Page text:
Moreover, the dominant concern is that unalloyed support for the USA raises difficulties with Australia’s primary economic partner and rising regional power: China. According to Dibb, ‘China wants to be acknowledged as the natural hegemon of Asia and to see an end to America’s alliance system in the region, including ANZUS’.75 Not only is Beijing on record as opposing the US bilateral alliance system in the region, but, as USA–China rivalry sharpens, Canberra risks being drawn into a conflict (‘entrapped’) in support of the USA, over a flashpoint like Taiwan or the South China Sea.76 Hugh White, whose earlier work discussed ‘choosing’ between Washington (security) and Beijing (economy), points out that the dependence upon the USA for protection is a fading asset as Chinese power eclipses that of the USA in, at least, the Asian region.77 As such, the credibility of American commitments in Asia are increasingly drawn into question, all while Washington continues to demand greater support in return.
This chapter highlighted a range of key themes central to the thinking and practice of Australian foreign and defence policy. Many of the long-term issues are familiar – how to balance the US alliance with good international citizenship and Asian engagement – but these issues may develop in new ways into the future, and new pressing issues may emerge that create serious challenges to existing foreign policy settings. The stresses between these central factors are increasing as US power and purpose in the Indo-Pacific is undermined both by American policies and structural decline (the end of ‘unipolarity’), but also by the rise of China and other Asian powers, which will substantially reshape the regional environment that Australia inhabits.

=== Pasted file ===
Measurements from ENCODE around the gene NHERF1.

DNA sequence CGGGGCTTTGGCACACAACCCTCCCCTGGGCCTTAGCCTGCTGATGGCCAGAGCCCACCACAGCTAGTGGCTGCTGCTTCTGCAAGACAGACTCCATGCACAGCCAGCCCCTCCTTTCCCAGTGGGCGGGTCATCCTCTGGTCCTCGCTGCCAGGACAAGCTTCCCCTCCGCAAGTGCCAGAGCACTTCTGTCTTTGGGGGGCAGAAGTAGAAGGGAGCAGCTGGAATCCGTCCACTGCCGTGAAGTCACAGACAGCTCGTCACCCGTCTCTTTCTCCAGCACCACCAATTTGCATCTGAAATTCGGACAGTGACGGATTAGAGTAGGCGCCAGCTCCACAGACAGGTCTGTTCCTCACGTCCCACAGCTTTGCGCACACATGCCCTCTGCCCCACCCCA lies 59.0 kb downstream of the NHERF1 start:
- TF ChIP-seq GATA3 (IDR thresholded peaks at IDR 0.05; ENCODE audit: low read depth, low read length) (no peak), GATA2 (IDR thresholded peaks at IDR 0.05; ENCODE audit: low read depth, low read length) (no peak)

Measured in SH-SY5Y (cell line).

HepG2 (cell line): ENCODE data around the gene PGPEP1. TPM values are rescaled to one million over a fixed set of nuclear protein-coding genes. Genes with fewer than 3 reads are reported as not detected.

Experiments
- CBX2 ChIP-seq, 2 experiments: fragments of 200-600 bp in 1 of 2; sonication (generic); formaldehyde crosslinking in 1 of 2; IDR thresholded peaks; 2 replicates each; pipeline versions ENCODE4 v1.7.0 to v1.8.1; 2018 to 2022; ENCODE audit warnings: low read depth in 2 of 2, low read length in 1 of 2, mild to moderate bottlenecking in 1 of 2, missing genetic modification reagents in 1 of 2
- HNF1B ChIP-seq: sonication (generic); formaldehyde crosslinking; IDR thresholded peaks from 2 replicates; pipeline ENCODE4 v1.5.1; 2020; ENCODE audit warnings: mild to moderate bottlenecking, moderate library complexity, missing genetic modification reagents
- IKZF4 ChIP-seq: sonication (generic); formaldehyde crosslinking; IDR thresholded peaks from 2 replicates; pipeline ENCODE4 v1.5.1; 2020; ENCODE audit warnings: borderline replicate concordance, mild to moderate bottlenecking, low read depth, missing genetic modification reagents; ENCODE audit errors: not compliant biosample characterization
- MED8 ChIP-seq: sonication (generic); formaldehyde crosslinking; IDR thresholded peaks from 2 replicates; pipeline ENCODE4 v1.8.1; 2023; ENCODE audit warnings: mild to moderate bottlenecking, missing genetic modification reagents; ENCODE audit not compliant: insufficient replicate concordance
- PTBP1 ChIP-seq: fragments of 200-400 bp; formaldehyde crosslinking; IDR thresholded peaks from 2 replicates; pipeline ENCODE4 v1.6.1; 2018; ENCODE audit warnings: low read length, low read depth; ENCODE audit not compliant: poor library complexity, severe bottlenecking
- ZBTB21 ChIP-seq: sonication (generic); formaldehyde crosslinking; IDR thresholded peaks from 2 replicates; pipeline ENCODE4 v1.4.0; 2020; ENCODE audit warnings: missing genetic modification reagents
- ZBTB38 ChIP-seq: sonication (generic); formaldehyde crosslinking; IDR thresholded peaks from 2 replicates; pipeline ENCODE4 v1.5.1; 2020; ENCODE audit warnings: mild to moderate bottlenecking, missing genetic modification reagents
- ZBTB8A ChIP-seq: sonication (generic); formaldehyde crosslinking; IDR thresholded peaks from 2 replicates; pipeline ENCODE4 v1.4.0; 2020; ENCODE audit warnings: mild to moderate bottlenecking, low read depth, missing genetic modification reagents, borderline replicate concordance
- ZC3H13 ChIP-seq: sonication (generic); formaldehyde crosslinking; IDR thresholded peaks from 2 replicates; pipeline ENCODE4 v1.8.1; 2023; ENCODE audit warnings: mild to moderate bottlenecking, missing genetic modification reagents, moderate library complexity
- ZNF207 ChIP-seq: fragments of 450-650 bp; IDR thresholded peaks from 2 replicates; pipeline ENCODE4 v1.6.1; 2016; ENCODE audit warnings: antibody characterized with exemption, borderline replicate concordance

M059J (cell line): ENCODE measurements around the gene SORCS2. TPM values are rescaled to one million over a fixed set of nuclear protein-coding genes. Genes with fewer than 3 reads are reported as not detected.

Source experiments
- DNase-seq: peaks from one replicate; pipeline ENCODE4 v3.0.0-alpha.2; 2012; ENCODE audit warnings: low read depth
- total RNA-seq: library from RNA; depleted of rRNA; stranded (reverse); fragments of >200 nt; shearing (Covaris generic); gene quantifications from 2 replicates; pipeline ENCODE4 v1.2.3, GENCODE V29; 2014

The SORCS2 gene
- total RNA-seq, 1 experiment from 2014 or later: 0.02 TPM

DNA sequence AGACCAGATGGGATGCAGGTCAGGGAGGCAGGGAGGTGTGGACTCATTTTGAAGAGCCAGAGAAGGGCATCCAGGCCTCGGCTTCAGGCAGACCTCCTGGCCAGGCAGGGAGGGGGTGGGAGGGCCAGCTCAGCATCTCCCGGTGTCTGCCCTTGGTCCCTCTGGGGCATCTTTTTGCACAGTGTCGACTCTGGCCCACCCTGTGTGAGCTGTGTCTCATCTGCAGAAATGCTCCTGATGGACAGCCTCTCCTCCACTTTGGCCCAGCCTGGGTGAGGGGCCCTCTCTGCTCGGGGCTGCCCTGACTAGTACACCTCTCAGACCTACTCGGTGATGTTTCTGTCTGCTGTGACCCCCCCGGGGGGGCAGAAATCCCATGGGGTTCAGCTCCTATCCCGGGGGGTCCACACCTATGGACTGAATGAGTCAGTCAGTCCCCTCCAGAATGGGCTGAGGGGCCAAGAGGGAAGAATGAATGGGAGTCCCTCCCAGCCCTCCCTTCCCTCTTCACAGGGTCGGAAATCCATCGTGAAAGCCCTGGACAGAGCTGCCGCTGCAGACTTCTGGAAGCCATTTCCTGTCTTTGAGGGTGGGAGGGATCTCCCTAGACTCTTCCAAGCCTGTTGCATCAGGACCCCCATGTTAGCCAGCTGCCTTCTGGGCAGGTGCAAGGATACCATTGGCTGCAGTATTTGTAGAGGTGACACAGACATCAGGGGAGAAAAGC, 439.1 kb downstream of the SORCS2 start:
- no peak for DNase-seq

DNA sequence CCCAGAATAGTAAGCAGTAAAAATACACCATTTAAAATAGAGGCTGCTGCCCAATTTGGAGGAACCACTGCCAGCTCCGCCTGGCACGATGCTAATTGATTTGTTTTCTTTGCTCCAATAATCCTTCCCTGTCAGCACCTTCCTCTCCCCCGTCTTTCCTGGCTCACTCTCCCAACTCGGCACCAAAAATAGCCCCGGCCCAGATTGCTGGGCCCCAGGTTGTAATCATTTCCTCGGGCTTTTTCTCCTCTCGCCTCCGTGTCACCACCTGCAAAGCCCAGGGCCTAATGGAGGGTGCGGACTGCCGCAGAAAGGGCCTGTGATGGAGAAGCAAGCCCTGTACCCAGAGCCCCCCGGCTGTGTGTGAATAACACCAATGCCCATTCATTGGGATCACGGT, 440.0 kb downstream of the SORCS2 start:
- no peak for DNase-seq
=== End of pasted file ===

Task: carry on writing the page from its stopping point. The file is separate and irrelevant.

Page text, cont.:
Added to this is the prospect that Australia itself will become relatively less powerful over time and thus less able to influence events into the future – a fact exacerbated by the diminution of the institutional apparatus, especially DFAT – and the seemingly unstable pattern of government that has emerged in recent years.78 In brief, though Australia will retain a strong state capacity, including military forces, it will face the future from a weaker position than it has in the past. At the same time, Australian policy making has become increasingly ‘presidential’, with greater power invested in the office of PM&C and increasingly ‘securitised’ through the operation of multiple new or strengthened security/intelligence organs, mentioned above. Shifts in the international environment and the domestic policy-making terrain in Australia will combine to shape how foreign policy is directed in an uncertain future, full of ‘wicked’ problems – i.e. challenges that defy easy resolution, and often demand co-ordinated ‘whole of government’ responses. And yet Andrew Phillips reminds us that ‘Australians have also proved remarkably adept in adjusting to changing international circumstances’.79 Time will tell.
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Dr Thomas S. Wilkins is a senior lecturer in international security at the University of Sydney, where he teaches Australian foreign and security policy, and a senior research fellow at the Japan Institute for International Affairs. He specialises in Australian foreign policy and security issues in the Asia-Pacific region, and has published on these subjects in journals such as Review of International Studies, Australian Journal of Political Science and Australian Journal of International Affairs, among others. He is currently an associate editor for the journal Pacific Affairs and co-area editor for Japanese Studies journal (Australia).